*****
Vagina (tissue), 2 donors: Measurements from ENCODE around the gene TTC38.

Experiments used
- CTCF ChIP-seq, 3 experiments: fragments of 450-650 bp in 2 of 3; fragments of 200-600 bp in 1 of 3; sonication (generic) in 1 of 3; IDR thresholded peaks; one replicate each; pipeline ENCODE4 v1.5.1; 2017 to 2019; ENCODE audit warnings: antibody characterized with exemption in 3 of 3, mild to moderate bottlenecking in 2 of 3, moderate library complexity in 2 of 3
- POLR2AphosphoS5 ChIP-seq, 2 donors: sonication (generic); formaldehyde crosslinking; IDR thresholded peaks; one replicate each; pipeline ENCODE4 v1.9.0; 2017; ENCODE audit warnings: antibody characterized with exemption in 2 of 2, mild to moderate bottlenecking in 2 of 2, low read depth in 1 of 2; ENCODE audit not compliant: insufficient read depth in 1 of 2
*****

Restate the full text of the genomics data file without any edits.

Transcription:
Vagina (tissue), 2 donors: Measurements from ENCODE around the gene TTC38.

Experiments used
- CTCF ChIP-seq, 3 experiments: fragments of 450-650 bp in 2 of 3; fragments of 200-600 bp in 1 of 3; sonication (generic) in 1 of 3; IDR thresholded peaks; one replicate each; pipeline ENCODE4 v1.5.1; 2017 to 2019; ENCODE audit warnings: antibody characterized with exemption in 3 of 3, mild to moderate bottlenecking in 2 of 3, moderate library complexity in 2 of 3
- POLR2AphosphoS5 ChIP-seq, 2 donors: sonication (generic); formaldehyde crosslinking; IDR thresholded peaks; one replicate each; pipeline ENCODE4 v1.9.0; 2017; ENCODE audit warnings: antibody characterized with exemption in 2 of 2, mild to moderate bottlenecking in 2 of 2, low read depth in 1 of 2; ENCODE audit not compliant: insufficient read depth in 1 of 2